Financial Self-Care

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When it comes to financial health, the journey is a lifelong one. I like to think about it as tending a garden or taking a cross country road trip.

When tackling a long-term goal, it is important to enjoy the process. Basking in the garden on a summer night after the rain. Stopping to see the Grand Canyon because it’s on the way. These moments on the journey are just as important as the destination.

Some people roll their eyes at the term ‘self-care,’ but look past marketing and think about what it means to really take care of yourself. It is a necessary and powerful thing. As with all aspects of life, this looks different for everybody.

A huge part of financial health is self-care. Paying off debt is hard, saving money can feel impossible at times. These tips won’t fix your money problems, but they are ways I’ve learned to practice meaningful financial self-care. 


This is number one on the list because it was the best decision I ever made. This blog and my current life coaching career wouldn’t be here without the gym.

Part of the process with a trainer will incorporate some of these other list items.
I know not everyone wants to work a pro or are looking for a refresh.
Working with a trainer is only one aspect of my financial health. 
She is a great accountability partner, but the work is still all on me. 

If you're ready to work with a trainer, use MY LINK to book a free warm-up call. 


Frugality is a tool in my personal finance toolbelt, but  you can’t cut costs all the way to financial independence. For me, the gap between my earning and spending was keeping me in debt. Intentional spending is one of the swiftest ways to take action when starting out. 

Values based spending is spending money on what you value and cutting costs in areas that aren't as meaningful. Everything can’t be the most important when you practice this kind of spending. I recommend picking 1-3 non-negotiables outside of your necessities.

If you want to read more in depth about values based spending, I highly recommend this article on Personal Capital's blog by Tori Dunlap. She goes into great detail and shares her personal spending categories. 


In the past, my debt felt overwhelming. I knew there was a lot, so I never bothered to calculate my net worth. For a budget, I’d add up numbers on paper and hope my income covered everything I needed that month.

These money dates were better than nothing, but the ones I have now are much more productive. 

Instead of being afraid of what’s happening with my money, I track it with confidence. Instead of feeling inadequate for not having more money, my focus on using what I have efficiently. Even if I don't love my numbers, I am real with myself. 

Logistically money dates for me look like: 

QUICKIE (Every three days or so)
Quickly check account balances
Scan all charges are confirm & I did them
Update personal & business spreadsheets 
Ensure there is enough money in each account to cover automated charges
Take note of any money owed to me by roommates or Mr. Kristen

Glance at statements from all spending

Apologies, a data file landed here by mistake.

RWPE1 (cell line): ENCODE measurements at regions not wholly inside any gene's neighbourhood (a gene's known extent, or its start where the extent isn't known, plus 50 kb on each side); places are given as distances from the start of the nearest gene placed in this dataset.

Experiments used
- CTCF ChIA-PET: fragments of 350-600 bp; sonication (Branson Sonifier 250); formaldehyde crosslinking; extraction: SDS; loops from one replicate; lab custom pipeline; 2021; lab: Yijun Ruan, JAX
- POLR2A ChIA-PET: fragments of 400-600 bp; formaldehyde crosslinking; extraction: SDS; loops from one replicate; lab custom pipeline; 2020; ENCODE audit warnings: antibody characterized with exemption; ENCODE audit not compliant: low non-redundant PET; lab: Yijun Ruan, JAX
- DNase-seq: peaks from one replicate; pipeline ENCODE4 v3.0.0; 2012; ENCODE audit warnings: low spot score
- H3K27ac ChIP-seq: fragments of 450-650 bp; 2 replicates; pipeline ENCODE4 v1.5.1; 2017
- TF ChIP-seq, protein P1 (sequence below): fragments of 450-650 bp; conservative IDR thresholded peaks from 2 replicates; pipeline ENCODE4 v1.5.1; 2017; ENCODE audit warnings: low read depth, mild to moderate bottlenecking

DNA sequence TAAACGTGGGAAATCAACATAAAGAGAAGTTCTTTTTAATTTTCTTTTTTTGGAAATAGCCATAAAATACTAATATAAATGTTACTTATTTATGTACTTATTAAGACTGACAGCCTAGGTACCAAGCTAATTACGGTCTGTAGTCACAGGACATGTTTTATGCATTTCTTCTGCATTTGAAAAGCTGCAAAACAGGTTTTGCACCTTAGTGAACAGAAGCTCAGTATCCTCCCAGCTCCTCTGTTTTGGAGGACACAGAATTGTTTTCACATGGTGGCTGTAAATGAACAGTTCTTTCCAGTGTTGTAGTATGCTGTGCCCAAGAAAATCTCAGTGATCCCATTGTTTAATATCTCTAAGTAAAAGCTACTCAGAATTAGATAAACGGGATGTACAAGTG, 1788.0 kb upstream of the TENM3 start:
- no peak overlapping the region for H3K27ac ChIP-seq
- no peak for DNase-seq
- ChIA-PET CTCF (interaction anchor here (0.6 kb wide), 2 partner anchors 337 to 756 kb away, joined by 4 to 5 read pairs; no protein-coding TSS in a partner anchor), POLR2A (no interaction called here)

Categorize / add anything missed 
Send invoices
Manually track consumer debt payoff progress and reflect on the month
Optional phone check-in's with my trainer

I do this with my trainer in person at The Financial Gym! 


Personal finance, saving for retirement, or cutting costs may feel like boring, unsexy tasks, but I try to make it fun. Why not? I have to do them anyway.

Whether you participate in a no-spend challenge, make Chopped style dinner with food in the kitchen, or start a blog to document your journey, there are many ways to make money fun!

There are folks online completely transparent with their numbers. This inspired me to do the same with those in my Patreon community.

Real progress began once I started sharing month to month with an audience.
Each credit card has a fun name and in addition to the numbers, I share a bit of reflection.


This falls under values based spending, but is an important solo point.

As someone who is new to saving money, I’m still not used to having it. This makes it hard for me to spend at times, even if it is saved for a specific item.

I share an apartment with two women and four cats. With more cats than humans, you can imagine the hair. After seeing Mesha from @refillingmywallet on Instagram save for a Peloton bike, I decided to start saving for a Dyson vacuum. Seeing someone else on a

debt payoff journey save for a big purchase gave me permission to do the same.

 I saved for months while trying to improve my overall cleaning habits. I wanted a space worthy of such a great vacuum. Funny enough, Mesha shared about a cleaning method that I adopted and works well for me. 

 After saving the money and even picking out the model I wanted, it took me WEEKS to finally buy the vacuum. The constant thoughts about using the cash for debt or letting it sit pretty in savings were keeping me from buying it. 

Some crazy confidence struck and I went to the Dyson store in person one day. This is a very Mesha move, so I messaged her before anyone else. During the months of saving, I'd shared progress with her and she cheered me on the whole way. She shared in my excitement and congratulated me when I sent pictures from the Dyson store. It was very special to have that encouragement. 

As we learn and grow in financial literacy, there will be blocks and emotion
s to work though. It’s important to use money to spend on things that bring joy or make life easier, even when other financial goals are there.

Your journey is personal, so be inspired by others instead of comparing milestones. The journey is long, but can be fun and beautiful if you put in the work. 

Where are you on your personal finance journey? 
Let me know in the comments some ways you like to practice financial self-care.

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